Passive-Active Defense Studies for the Detroit Metropolitan Area.
OAK RIDGE NATIONAL LAB TENN
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Potential blast shelter sites by on-site inspection were evaluated for their effectiveness against a threat with a short warning time, such as a submarine launched ballistic missile SLBM threat. It was found that, even under the best conditions for movement of population to shelter, the shelters were spaced too far apart to be effective against such a threat. Furthermore, sufficient anti-ballistic missiles ABM to hold off the attack long enough for people to get into these shelters would require a budget in excess of 3 billion for Detroit alone. Shelters constructed by blast-slanting techniques and averaging about 200-person capacity were found to minimize fatalities against a variety of attacks. A combination of ABM and 200-person shelters generally provides better protection than either shelters or ABM alone. Curves of cost-per-life saved vs. mid-lethal overpressure MLOP showed minima ranging from 25 to 40 psi MLOP. Approximately 36,000 shelters of 200-person capacity would be required for the 1980 Detroit standard metropolitan statistical area SMSA population, with an average spacing between shelters inversely proportional to the square root of the local population density. Author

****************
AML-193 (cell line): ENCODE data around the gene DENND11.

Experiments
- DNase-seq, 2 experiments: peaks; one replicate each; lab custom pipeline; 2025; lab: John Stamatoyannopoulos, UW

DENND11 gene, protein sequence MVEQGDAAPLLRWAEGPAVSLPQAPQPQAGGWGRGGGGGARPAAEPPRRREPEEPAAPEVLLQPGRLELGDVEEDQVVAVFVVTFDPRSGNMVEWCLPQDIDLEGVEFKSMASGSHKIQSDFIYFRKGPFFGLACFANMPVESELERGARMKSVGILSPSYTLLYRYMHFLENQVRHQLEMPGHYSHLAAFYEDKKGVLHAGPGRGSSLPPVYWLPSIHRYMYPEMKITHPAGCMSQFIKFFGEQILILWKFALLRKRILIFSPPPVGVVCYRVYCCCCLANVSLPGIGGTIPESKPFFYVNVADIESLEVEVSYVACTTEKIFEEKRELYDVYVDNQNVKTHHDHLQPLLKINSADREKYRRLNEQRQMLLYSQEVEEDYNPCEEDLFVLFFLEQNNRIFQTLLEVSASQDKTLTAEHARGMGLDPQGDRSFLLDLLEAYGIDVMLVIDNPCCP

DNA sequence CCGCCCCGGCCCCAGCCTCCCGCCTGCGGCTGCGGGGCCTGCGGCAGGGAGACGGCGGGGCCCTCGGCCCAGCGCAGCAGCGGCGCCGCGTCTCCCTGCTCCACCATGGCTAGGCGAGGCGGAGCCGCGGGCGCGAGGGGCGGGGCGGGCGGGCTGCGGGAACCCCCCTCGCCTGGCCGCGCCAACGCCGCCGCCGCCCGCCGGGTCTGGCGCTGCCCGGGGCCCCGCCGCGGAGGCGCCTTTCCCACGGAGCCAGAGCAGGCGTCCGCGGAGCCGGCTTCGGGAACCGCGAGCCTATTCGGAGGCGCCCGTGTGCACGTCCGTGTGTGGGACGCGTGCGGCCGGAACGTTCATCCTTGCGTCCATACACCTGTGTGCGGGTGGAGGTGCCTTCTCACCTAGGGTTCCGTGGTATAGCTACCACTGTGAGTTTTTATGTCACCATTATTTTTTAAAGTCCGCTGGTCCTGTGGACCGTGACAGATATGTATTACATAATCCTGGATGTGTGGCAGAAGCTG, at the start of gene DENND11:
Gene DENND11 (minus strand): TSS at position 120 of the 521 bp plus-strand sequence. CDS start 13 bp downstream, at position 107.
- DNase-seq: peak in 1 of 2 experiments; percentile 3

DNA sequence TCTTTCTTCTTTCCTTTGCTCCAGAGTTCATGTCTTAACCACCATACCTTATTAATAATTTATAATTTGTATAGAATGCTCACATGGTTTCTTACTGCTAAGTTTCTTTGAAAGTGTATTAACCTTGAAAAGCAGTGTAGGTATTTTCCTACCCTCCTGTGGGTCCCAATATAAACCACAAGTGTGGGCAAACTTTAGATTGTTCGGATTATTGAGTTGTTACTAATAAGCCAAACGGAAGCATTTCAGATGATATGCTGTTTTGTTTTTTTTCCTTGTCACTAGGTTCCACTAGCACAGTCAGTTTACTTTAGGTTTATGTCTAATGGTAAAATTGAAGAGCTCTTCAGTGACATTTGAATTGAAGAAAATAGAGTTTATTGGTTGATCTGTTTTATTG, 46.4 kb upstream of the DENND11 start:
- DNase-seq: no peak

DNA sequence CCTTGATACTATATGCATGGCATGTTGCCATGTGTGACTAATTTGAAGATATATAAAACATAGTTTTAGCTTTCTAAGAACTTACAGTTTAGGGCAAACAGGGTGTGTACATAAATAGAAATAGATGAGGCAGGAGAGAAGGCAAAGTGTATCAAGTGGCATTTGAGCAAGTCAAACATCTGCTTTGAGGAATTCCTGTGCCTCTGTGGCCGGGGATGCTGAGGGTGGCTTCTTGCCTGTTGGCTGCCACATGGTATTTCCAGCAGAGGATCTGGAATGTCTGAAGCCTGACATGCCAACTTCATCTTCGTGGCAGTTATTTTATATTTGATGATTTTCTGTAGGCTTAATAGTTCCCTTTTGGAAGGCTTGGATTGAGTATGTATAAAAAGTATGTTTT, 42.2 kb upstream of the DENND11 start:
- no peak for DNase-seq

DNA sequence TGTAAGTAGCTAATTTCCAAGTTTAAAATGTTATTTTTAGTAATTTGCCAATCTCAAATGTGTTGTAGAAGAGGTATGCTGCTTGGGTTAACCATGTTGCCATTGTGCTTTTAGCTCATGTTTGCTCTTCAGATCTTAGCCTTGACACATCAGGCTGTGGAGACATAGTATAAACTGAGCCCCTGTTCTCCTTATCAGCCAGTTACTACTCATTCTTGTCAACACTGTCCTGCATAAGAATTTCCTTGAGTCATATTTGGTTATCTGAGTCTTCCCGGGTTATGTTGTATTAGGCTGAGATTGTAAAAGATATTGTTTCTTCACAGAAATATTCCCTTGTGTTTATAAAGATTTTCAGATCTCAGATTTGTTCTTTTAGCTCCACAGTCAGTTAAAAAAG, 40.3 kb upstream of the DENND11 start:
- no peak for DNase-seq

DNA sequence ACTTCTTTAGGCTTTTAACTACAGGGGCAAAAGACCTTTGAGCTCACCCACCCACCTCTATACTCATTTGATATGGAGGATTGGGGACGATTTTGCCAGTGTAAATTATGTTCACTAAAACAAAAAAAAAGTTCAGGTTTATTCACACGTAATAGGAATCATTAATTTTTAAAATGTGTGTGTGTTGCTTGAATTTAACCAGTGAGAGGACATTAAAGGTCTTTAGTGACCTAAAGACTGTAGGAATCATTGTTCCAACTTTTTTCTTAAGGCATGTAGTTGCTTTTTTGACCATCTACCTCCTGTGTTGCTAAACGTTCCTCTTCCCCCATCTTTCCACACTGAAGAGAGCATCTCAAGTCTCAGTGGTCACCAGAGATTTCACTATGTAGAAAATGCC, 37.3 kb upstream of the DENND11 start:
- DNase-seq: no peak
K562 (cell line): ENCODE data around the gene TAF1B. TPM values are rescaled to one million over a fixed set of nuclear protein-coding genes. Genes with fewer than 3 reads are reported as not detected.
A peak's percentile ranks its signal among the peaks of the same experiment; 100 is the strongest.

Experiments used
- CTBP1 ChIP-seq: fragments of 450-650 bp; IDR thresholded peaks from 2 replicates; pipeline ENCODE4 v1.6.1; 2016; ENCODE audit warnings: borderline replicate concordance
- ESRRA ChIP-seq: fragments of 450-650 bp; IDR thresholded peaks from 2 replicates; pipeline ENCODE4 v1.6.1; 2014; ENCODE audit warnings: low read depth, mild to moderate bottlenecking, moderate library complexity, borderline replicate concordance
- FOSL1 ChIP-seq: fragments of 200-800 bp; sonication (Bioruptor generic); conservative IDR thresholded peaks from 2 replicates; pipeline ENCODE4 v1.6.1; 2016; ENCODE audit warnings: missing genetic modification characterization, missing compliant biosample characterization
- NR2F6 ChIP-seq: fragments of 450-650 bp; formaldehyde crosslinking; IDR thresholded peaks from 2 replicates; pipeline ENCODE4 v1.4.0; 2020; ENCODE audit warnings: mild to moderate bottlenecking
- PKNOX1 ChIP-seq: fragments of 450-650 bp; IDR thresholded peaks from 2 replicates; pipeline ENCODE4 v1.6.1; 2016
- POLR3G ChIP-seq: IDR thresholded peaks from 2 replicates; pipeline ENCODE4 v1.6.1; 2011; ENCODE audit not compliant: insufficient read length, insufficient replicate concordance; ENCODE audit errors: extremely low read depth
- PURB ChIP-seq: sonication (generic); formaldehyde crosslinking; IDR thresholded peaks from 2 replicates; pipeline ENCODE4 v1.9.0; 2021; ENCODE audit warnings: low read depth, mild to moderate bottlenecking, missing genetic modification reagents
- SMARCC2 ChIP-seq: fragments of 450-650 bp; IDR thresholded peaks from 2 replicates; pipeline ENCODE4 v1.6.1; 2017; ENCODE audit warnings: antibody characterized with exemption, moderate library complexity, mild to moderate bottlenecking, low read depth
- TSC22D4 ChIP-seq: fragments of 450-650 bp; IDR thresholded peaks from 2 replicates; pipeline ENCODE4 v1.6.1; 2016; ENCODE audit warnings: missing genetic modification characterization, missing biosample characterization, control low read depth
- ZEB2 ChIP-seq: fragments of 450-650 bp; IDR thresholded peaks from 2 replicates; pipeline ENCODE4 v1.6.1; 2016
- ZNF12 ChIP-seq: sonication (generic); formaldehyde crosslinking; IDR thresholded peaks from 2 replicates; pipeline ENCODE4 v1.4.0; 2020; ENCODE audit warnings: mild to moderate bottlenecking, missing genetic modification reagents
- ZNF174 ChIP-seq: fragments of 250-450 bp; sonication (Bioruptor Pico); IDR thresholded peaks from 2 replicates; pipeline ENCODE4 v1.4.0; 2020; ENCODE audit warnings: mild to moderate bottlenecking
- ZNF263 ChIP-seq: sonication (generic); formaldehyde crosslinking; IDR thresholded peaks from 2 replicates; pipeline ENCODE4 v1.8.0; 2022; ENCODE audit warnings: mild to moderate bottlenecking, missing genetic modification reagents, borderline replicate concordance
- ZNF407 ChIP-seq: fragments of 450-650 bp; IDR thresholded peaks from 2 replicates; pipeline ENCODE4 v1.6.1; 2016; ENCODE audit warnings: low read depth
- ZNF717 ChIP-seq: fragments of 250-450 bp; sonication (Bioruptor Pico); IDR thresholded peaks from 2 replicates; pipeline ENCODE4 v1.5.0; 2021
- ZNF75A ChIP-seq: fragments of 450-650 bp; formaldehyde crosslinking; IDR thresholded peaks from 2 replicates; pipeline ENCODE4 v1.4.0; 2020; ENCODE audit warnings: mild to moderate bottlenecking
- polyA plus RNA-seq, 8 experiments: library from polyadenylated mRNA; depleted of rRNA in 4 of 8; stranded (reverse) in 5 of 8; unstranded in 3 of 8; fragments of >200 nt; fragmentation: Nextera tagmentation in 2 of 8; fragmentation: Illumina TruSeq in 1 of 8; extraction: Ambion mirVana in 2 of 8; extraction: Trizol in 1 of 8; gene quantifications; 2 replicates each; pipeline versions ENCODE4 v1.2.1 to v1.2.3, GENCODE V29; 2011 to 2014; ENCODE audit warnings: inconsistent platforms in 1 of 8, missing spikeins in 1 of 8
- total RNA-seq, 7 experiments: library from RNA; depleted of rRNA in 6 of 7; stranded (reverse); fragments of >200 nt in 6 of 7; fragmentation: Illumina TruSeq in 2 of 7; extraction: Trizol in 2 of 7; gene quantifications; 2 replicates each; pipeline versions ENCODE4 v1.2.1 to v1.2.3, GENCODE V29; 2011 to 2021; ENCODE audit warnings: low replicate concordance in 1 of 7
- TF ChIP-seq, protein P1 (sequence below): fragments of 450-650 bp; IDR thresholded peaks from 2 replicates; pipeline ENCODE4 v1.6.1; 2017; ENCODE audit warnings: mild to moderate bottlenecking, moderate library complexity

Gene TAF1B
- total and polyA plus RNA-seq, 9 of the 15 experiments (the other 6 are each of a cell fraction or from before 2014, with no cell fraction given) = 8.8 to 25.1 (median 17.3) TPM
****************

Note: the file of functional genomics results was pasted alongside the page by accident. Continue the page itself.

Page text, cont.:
- Civil Defense
- Military Operations, Strategy and Tactics